Hypothesis on the truth of things

One account of the truth of things is simply that which measures our intellect. Another account is the truth that measures even the thing itself. Augustine has a perfect description of this sense of the truth of things:

Again, when I call back to my mind a beautiful and symmetrical arch I saw at Carthage; I remember a sight I had seen and transferred to the memory. But I behold in my mind yet another thing, by which that work of art pleases me- and by which I should correct it if it displeased me. We judge therefore of those particular things according to that [truth], and discern that form by the intuition of the rational mind.

The second sentence is the account- that by which the thing pleases, and according to which one would correct it. This thing can be seen with more or less clarity: everyone can see something about what makes people physically attractive, but women tend to see this more distinctly, and artists and cosmetic surgeons see it even more distinctly. Everyone understands something about what makes a good dog, or fetus, or pesticide, but the dog show judge, the obstetrician, and the chemist each see this intelligible standard more distinctly.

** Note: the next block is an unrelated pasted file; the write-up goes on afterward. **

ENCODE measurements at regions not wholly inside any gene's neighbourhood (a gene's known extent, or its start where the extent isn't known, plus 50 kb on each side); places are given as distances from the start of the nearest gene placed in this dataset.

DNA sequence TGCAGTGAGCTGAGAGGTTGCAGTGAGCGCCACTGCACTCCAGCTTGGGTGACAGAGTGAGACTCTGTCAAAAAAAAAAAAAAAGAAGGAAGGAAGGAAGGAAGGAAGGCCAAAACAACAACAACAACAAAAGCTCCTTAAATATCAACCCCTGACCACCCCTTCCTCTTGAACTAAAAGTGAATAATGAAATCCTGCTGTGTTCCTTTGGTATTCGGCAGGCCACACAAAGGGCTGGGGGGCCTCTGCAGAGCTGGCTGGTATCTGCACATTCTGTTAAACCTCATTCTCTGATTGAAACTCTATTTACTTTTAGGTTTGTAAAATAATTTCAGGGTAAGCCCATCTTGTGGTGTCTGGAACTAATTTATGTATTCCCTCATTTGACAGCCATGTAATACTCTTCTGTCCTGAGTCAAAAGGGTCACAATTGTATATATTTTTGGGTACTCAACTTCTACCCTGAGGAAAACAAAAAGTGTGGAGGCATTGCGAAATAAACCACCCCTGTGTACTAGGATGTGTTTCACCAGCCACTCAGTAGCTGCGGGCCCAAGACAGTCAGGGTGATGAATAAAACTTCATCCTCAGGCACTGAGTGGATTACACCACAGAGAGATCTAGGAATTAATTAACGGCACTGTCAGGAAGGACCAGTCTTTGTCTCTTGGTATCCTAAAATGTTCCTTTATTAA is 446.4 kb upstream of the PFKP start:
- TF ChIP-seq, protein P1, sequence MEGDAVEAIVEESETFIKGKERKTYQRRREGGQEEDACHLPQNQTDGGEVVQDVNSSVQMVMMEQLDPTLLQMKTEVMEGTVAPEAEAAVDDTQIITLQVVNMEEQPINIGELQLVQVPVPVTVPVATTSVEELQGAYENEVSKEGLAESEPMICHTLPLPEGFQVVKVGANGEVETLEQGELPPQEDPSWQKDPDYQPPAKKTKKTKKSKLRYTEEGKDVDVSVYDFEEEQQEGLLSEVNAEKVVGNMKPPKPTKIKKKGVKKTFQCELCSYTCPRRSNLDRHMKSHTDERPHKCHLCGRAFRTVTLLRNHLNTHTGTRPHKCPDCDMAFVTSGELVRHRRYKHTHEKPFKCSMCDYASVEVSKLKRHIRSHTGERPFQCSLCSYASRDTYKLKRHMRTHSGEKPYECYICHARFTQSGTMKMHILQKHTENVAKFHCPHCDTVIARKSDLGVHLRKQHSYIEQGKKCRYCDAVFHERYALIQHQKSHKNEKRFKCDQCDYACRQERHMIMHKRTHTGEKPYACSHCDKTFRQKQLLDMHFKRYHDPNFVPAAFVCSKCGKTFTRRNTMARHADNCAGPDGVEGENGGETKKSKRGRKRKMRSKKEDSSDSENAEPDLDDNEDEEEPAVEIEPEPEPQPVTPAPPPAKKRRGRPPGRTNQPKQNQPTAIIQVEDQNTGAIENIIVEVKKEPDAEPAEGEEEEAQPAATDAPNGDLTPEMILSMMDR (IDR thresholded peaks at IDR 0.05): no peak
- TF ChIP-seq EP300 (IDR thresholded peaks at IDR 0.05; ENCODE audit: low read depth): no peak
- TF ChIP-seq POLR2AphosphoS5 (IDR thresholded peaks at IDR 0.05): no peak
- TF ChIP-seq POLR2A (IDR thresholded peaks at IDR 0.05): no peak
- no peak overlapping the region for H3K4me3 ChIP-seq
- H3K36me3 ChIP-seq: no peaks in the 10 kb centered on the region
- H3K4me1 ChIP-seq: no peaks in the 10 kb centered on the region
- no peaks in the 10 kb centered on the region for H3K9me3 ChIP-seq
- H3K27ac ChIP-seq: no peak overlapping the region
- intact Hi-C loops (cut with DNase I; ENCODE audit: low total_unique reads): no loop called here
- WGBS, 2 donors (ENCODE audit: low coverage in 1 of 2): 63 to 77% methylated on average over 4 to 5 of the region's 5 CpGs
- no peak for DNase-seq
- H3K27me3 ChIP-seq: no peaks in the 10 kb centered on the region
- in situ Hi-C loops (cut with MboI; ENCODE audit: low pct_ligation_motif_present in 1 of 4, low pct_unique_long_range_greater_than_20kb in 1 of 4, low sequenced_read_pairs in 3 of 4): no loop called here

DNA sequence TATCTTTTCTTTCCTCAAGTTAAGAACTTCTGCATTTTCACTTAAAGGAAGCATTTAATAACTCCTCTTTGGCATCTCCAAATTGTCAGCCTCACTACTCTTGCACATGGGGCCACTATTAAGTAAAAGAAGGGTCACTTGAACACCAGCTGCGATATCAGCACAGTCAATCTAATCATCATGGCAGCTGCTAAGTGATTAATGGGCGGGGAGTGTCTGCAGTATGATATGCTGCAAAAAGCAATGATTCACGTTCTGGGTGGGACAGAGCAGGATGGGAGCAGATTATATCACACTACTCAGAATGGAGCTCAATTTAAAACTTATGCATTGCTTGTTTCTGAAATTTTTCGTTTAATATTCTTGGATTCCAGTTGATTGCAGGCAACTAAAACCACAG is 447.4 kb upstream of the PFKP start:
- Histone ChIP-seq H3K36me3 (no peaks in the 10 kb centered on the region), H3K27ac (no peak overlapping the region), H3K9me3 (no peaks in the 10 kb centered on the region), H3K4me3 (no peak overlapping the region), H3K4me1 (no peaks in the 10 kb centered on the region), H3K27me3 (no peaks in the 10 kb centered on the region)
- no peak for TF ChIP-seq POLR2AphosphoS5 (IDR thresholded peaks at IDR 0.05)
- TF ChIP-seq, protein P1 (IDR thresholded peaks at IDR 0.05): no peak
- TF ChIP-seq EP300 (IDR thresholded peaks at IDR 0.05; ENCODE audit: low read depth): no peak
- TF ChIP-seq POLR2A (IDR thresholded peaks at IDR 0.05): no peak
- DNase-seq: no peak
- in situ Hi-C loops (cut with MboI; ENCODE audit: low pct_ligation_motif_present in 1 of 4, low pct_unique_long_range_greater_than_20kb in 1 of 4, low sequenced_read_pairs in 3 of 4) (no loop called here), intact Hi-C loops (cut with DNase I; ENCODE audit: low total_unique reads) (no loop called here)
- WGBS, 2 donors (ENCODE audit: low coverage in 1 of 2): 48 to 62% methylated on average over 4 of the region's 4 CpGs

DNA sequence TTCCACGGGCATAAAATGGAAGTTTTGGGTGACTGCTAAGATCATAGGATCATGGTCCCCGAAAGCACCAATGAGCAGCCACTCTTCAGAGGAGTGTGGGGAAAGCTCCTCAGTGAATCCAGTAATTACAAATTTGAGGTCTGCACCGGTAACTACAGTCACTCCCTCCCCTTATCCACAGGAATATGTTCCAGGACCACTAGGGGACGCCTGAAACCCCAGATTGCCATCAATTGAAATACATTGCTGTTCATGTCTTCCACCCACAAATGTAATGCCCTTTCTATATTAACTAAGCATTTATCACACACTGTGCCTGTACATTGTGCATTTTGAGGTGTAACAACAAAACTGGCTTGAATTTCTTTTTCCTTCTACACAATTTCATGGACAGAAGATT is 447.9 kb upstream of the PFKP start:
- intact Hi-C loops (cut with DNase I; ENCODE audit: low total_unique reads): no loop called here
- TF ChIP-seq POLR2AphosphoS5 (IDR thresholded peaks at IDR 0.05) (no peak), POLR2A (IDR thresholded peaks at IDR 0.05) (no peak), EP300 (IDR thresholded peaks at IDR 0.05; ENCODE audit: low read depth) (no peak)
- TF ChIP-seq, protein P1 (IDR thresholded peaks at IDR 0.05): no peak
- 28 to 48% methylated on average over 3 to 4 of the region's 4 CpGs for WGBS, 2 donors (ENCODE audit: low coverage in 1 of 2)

Just as truth exists in mind, yet measures it, so too the truth of things subsists in things, yet measures them. Just as the truth of the intellect does not depend on this or that man knowing the proposition, so too the truth of things does not depend on this or that thing existing. The truth in things is what Aristotle and St. Thomas call essence (so just in case you wanted to know what essence is, this is what it is).

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